How much do you really know about your kids’ online activity? Trust is a film about online deception, particularly the dangers of social networking, and it highlights an important message. The first time I watched the film I was wary of certain narrative decisions (which we’ll get to), but I certainly appreciated the film’s honesty, and the way it put a serious issue under the microscope, in order to raise greater attention. My 13-year-old sister has just got her own laptop, and I wonder about how safe she actually is; obviously the answer is not to look over her shoulder, but how else should her activity be monitored? How is safety to be ensured without taking away her individuality, or repressing her ability to learn for herself? The second time I watched the film was with my parents, and they became aware of the same problem. They sat down with my sister and discussed the issues raised, and I feel this was valuable. Trust is rated 15, but I’d recommend it to anybody over the age of 12, because they are the audience who will benefit from it most. Normally I’d back the BBFC, as they are still a vital body, but this time I think they’ve got it dead wrong. Please, watch Trust with your kids. It’s a compelling drama; relevant, thought-provoking and, at times, deeply moving.
Annie (Liana Liberato) is a 14-year-old girl in love with life; she wants to be cooler, sure, and hang out with the older girls, but that’s a pretty common feeling in High School. She gets a laptop for her birthday (some wonderful Mac marketing from Clive Owen, playing her father Will), and soon starts chatting with a boy named Charlie, who at first tells her that he’s 16. Soon he becomes 20, and then 25, but she keeps this to herself, because he’s charming, and tells her that he’s in love. Naivety leads her to meet Charlie at the mall, where he turns out to be 35 (and played by Chris Coffey). He tricks her into going to a motel. Here he rapes her and, in a creepy reveal, turns out to be recording the event. Annie’s secret is discovered but her psyche warps and represses the memory, and through a defence mechanism she thinks she’s in love with Charlie. Counselling doesn’t seem to help, and the ensuing F.B.I. investigation turns up few results. This must happen to thousands of families, and I can’t imagine the pain they go through…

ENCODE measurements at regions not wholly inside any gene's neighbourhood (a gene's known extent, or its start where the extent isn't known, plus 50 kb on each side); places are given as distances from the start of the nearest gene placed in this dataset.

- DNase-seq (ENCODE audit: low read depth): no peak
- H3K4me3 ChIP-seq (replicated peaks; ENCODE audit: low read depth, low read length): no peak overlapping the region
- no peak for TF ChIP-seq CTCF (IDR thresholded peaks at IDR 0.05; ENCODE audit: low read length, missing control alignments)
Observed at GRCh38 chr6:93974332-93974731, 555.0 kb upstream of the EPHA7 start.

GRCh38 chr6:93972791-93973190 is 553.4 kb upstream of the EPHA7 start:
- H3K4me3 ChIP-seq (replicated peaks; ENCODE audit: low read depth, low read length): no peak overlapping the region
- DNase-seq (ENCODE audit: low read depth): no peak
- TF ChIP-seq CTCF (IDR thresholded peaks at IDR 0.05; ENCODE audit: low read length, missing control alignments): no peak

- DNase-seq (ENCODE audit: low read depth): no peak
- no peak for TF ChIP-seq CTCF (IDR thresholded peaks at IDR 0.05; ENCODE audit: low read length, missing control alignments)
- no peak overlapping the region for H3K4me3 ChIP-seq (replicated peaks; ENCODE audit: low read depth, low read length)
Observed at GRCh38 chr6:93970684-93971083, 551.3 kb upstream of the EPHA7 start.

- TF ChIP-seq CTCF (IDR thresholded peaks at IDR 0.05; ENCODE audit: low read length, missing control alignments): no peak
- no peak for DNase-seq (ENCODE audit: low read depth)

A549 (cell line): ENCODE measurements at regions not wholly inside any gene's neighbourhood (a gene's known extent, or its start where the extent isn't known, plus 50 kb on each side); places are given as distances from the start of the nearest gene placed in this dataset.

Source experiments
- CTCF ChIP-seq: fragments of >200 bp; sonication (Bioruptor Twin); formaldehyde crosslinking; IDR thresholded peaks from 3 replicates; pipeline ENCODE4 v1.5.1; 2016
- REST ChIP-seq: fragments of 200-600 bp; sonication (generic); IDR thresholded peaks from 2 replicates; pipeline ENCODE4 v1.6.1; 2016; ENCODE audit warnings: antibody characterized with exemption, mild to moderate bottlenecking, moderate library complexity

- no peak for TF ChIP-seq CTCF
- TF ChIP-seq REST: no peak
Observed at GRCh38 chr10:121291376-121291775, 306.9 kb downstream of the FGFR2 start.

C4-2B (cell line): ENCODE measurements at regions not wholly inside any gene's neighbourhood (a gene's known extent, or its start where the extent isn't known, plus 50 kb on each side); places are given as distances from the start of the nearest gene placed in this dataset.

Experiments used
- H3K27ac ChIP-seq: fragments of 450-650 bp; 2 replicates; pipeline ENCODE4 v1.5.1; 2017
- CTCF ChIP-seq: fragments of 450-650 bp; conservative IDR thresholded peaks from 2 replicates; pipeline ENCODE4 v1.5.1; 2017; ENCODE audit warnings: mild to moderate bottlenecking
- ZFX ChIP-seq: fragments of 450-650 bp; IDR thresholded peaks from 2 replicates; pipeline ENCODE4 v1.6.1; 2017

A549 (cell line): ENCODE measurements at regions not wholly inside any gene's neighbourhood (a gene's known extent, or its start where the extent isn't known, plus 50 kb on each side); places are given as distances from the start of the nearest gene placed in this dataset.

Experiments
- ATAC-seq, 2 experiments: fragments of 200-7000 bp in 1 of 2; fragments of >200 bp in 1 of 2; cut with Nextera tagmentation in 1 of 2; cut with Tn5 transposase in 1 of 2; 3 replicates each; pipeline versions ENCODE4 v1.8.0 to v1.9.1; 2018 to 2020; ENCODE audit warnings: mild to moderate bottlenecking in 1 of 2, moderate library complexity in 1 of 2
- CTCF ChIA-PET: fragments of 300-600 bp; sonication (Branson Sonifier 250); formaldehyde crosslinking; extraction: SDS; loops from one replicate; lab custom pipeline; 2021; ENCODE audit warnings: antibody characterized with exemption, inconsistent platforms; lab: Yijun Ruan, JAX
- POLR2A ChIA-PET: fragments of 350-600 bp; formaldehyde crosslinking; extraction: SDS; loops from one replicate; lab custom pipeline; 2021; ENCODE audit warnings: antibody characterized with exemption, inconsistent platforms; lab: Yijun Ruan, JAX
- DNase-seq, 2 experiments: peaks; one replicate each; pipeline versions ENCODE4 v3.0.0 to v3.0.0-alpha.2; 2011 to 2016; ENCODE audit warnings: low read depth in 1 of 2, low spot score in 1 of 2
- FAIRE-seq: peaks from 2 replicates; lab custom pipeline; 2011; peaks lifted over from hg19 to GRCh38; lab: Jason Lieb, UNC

So, those initial problems. On my first watch I questioned some of the narrative decisions after the 40-minute mark, at which point the film seemed to lose focus and become a little too TV Movie Of The Week. I didn’t quite believe in Annie’s naivety, which I described as “innocence-in-extremis“, as if she were “an avatar representative of all the young girl’s who’ve been groomed online.” After she’s been raped the film moves its attention away from Annie and onto her parents, especially Will, who begins to fantasize about killing Charlie; there’s even a sequence where he trips out on anger in a gun shop, imagining getting his hands on the man, and the film suddenly threatens to turn into a high-octane version of Death Sentence (James Wan, 2007). The film becomes a little silly, especially when an entire plot point rests upon F.B.I. Agent Dawson (Max Bassett) going for a bathroom break, and leaving behind vitally classified information which Will then steals. Some of this still felt a little awkward second time around – especially the laughable use of a fake site called PervertTracker.com – but I generally felt much more comfortable with the film.
Because what really sells even the silliest of plot developments are the performances, especially from the young Liberato, who is talented way beyond her years. The depth of her performance is astonishing and she displays real maturity when dealing with the conflicted emotions of her character. There isn’t a single false note in her portrayal, and certainly it’s her skilled turn which holds the entire film together. Schwimmer has discovered a bright new talent, and it’ll be fascinating to see what she does next. But Owen is also on commanding form here, exuding at first charm and then fear, channelling the frustrations of a father who was unable to save his daughter, or see the signs of her being in danger. His is a subtle turn, and I recognized a truth in it this second time around that hadn’t quite clicked with me before. Indeed, when you’re really invested in the characters, even the sharpest departure from realism can be effective, and that’s the case here. I wish the script were a little more focused in its second half, but Trust is still an excellent piece of work; brave and dramatically uncompromised, with an important message for our generation.
To be perfectly honest, you’ll be fine going with the DVD on this one. The Blu-Ray transfer is okay, but there’s nothing really standout about the aesthetic to make the bumped-up price of Blu worth your extra cash. This isn’t the most visually adventurous film, and the drama will be just as pointed on the cheaper DVD version.
There’s only one extra, and that’s a 16-minute Making Of doc, in which the actors and filmmakers talk about the relevance of the film, the importance of its subject and then engage in your usual back-slapping, although it feels genuine here: everyone is really passionate about the project. That definitely shows onscreen.
Trust is out on DVD and blu-ray 29th August 2011.
Director: David Schwimmer
Stars: Clive Owen, Catherine Keener, Liana Liberato
Runtime: 106 min